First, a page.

FORBES Bitcoin Debate: Warren Buffett Bear Vs. Winklevoss Twins Bull
There are two distinct views on Bitcoin and cryptocurrencies. One view is that they will flame out and most, if not all, will become worthless . The other side is that at least some are destined to become much more valuable and become engrained in not just the world’s financial markets but potentially everyday life. Investors and executives who believe cryptocurrencies “won’t end well” or are a fraud include Warren Buffett and Jamie Dimon, respectively. The Winklevoss twins and Fundstrat’s Head of Research Tom Lee believe that Bitcoin can reach $300,000 and $125,000, respectively.
[Ed note: Investing in cryptocoins or tokens is highly speculative and the market is largely unregulated. Anyone considering it should be prepared to lose their entire investment.]
There are multiple reasons that Bitcoin could fall to $1,000 or less or rise to $100,000 or more. It is worthwhile to know what experienced investors believe could happen along with those that are deeply involved. However, one must keep in mind that any of them could be “talking their book”, meaning they own the asset and are only presenting their bullish view or could be short and touting the negatives.
It may turn out that Bitcoin and other cryptocurrencies will be “productive”. There could be killer applications, besides illegal activities, that will drive their eventual adoption. This probably won’t be known for a couple of years. However, there are over 1,500 CCs so at some point in time there will be a shakeout, which will be very ugly.
Warren Buffett doesn’t believe in assets that are unproductive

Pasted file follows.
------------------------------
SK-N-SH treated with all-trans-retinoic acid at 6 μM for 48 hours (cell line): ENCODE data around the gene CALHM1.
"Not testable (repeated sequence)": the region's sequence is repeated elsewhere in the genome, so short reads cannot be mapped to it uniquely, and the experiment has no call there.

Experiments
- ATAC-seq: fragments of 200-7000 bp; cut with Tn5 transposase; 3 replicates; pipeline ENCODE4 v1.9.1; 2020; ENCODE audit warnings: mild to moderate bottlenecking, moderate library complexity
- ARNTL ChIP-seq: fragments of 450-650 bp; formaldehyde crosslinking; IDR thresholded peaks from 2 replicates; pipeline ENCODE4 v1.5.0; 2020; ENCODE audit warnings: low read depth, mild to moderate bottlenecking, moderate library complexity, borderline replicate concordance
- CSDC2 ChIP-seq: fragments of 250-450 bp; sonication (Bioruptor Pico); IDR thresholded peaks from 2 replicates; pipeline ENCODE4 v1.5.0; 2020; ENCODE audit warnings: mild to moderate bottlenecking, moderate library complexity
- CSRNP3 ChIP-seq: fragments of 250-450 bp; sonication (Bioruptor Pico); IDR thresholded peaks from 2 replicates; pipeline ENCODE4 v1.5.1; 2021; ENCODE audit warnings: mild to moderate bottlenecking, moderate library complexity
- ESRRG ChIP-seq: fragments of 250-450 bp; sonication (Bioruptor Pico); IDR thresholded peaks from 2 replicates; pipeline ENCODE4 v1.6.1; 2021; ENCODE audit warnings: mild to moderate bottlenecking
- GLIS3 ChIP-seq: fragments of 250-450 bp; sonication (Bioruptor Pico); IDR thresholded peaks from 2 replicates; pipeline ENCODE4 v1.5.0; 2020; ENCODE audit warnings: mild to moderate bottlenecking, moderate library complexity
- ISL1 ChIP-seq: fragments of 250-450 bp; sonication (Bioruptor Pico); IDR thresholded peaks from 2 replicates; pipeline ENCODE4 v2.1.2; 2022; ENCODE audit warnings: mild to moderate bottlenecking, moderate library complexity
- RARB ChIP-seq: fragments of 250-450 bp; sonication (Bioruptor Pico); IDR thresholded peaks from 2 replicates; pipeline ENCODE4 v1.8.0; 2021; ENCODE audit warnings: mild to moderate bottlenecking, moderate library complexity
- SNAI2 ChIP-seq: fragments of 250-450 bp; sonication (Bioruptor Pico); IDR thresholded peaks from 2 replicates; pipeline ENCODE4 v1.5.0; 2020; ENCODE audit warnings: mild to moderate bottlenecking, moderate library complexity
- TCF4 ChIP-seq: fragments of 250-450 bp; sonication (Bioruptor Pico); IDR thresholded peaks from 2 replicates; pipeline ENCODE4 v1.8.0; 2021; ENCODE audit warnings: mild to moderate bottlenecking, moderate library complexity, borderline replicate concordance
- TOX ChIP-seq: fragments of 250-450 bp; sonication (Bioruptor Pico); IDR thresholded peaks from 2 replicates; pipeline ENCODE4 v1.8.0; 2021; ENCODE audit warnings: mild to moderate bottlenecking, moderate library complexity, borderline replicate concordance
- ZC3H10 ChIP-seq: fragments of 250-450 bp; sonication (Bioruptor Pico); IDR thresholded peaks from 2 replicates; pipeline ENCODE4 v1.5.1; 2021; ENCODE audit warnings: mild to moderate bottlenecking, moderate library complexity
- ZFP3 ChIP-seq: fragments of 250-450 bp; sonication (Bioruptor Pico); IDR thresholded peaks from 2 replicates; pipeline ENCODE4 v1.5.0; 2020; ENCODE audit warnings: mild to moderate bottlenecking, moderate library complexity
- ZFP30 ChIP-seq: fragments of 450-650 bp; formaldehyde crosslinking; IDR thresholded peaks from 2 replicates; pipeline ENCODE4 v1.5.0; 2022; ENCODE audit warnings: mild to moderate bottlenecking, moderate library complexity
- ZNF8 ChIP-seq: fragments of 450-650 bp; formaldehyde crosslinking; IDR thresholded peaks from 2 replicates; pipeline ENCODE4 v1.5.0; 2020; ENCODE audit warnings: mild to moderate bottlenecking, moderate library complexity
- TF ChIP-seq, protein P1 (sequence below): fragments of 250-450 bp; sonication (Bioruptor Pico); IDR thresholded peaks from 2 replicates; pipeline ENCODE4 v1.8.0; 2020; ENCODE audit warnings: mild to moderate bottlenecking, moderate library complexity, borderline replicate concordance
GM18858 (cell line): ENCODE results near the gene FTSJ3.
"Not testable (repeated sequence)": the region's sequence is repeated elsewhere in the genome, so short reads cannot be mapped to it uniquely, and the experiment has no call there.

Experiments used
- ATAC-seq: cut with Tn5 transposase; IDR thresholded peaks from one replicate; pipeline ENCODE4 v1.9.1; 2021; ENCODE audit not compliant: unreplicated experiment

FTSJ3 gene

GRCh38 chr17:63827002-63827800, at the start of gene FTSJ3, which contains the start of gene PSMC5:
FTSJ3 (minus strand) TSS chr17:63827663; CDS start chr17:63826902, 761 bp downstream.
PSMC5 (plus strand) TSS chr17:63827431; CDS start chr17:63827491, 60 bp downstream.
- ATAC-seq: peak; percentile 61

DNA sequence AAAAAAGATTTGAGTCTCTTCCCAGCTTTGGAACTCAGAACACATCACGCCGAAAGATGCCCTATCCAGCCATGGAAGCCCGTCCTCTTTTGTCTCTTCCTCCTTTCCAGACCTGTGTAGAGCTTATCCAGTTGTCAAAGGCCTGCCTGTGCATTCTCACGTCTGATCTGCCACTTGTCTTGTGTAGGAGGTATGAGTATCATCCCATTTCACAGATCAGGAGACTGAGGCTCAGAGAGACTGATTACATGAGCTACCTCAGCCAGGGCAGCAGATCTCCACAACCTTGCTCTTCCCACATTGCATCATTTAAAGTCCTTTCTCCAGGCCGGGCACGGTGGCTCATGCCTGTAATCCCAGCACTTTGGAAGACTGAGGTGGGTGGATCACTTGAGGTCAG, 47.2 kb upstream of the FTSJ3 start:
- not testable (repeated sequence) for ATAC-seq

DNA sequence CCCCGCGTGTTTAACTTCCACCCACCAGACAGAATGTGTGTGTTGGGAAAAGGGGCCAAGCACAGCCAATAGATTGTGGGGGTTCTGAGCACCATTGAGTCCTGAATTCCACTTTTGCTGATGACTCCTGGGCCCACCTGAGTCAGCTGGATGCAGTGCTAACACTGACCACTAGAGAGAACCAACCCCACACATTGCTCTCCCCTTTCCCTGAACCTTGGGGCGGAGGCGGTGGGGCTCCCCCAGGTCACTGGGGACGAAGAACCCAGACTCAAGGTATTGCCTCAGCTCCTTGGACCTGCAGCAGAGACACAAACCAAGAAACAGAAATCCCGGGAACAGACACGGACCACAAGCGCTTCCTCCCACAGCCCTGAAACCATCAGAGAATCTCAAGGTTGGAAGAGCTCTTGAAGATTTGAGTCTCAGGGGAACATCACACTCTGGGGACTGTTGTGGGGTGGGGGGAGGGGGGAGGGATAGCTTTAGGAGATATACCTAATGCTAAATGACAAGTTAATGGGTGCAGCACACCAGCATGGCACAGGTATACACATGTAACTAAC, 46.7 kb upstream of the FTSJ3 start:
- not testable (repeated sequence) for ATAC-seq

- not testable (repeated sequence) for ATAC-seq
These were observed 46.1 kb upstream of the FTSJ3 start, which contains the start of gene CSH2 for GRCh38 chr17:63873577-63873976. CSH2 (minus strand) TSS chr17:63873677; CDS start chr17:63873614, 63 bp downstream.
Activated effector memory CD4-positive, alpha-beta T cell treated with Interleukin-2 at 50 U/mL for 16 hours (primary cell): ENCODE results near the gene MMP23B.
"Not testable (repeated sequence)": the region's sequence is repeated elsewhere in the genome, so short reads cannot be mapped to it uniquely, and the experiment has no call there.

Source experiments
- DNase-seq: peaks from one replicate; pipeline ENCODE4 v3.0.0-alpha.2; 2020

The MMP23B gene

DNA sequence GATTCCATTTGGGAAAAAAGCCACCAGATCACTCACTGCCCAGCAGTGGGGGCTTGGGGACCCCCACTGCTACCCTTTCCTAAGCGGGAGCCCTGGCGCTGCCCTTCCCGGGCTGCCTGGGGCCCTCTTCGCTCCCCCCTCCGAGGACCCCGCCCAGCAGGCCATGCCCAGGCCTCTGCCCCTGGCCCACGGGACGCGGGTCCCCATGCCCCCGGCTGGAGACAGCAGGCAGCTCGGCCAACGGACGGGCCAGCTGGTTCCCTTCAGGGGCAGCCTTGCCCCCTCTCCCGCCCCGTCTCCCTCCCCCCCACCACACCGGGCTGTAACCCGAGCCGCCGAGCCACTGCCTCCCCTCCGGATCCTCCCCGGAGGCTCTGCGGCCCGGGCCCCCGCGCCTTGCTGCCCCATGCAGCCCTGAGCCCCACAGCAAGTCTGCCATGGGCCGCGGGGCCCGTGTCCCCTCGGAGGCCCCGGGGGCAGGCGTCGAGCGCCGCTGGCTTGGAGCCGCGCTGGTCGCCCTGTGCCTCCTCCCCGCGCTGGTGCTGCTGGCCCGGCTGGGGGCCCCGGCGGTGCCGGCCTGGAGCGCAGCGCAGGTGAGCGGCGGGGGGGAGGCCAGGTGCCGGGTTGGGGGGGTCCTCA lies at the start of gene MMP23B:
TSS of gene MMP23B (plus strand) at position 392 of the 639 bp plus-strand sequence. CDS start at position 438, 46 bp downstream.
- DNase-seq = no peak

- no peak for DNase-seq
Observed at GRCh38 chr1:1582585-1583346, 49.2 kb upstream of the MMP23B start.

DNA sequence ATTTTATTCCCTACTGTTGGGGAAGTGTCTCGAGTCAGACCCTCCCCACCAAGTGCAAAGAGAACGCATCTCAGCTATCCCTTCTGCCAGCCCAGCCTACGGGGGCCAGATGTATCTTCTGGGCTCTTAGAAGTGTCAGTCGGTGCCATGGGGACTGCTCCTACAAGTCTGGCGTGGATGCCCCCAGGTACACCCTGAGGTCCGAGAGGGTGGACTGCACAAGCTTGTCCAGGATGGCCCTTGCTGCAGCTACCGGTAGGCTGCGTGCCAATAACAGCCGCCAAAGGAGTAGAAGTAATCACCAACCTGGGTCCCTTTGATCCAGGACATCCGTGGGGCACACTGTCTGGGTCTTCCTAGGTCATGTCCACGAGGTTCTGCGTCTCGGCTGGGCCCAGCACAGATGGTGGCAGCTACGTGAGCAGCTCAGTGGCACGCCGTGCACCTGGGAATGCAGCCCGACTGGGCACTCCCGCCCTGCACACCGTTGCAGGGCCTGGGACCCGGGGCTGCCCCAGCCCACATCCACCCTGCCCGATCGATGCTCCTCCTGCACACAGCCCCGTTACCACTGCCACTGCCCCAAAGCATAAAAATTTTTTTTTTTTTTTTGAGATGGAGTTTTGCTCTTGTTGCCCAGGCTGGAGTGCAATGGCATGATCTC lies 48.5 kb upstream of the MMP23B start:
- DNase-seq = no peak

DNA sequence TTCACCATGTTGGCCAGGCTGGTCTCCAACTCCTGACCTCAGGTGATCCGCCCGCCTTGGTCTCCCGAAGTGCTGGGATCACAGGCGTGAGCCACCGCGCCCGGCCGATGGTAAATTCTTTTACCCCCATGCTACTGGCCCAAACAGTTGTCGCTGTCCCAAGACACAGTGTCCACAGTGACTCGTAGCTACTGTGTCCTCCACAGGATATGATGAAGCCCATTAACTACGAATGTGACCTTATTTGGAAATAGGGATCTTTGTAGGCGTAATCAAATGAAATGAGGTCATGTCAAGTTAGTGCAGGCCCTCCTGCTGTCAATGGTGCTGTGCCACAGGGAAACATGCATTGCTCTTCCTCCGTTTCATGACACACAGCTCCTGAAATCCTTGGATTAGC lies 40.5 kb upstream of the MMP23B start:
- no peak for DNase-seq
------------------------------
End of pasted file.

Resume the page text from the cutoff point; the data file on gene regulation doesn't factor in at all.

Warren Buffett doesn’t invest in gold because it has two significant shortcomings. From Berkshire Hathaway’s 2011 investor letter he wrote, “gold has some industrial and decorative utility, but the demand for these purposes is both limited and incapable of soaking up new production. Meanwhile, if you own one ounce of gold for an eternity, you will still own one ounce at its end.”
He went on to add that gold is an “asset that will never produce anything, but that are purchased in the buyer’s hope that someone else – who also knows that the assets will be forever unproductive – will pay more for them in the future. Tulips, of all things, briefly became a favorite of such buyers in the 17th century. This type of investment requires an expanding pool of buyers, who, in turn, are enticed because they believe the buying pool will expand still further. Owners are not inspired by what the asset itself can produce – it will remain lifeless forever – but rather by the belief that others will desire it even more avidly in the future.” This is the greater fools theory of investing.
Many investors believe that Bitcoin and other cryptocurrencies are a store of value, similar to gold. Buffett has said, ‘I can say almost with certainty that they will come to a bad ending.”
Buffett’s partner, Charles Munger, described the digital currency as “noxious poison”. He added that “the Bitcoin craze to be “totally asinine”.” You can really tell how he feels about it by these comments, “I detested it the moment it was raised. It’s just disgusting’ and “Our government’s more lax approach (vs. China) to it is wrong. The right answer to something like that is to step on it hard.”
Jamie Dimon backed off his negative comment about Blockchain, not Bitcoin
Jamie Dimon, JPMorgan’s CEO, raised some eyebrows in September last year when he talked about the hype around Bitcoin. He said, “It’s worse than tulip bulbs. It won’t end well. Someone is going to get killed.” Dimon added that, “Currencies have legal support. Bitcoin will blow up.”
You can tell he was on a roll as he went on to say, “It’s just not a real thing, eventually it will be closed,” and called it a “fraud.” He also said that he would “fire in a second” any JP Morgan trader who was trading it since “It’s against our rules and they are stupid.”
Dimon spoke in January this year saying that he regretted saying Bitcoin is a fraud, but in reality his positive comments were reserved for Blockchain. He said Blockchain “is real”, especially since JPMorgan is implementing a Blockchain based system with two other banks to reduce payment transaction speeds from weeks to hours.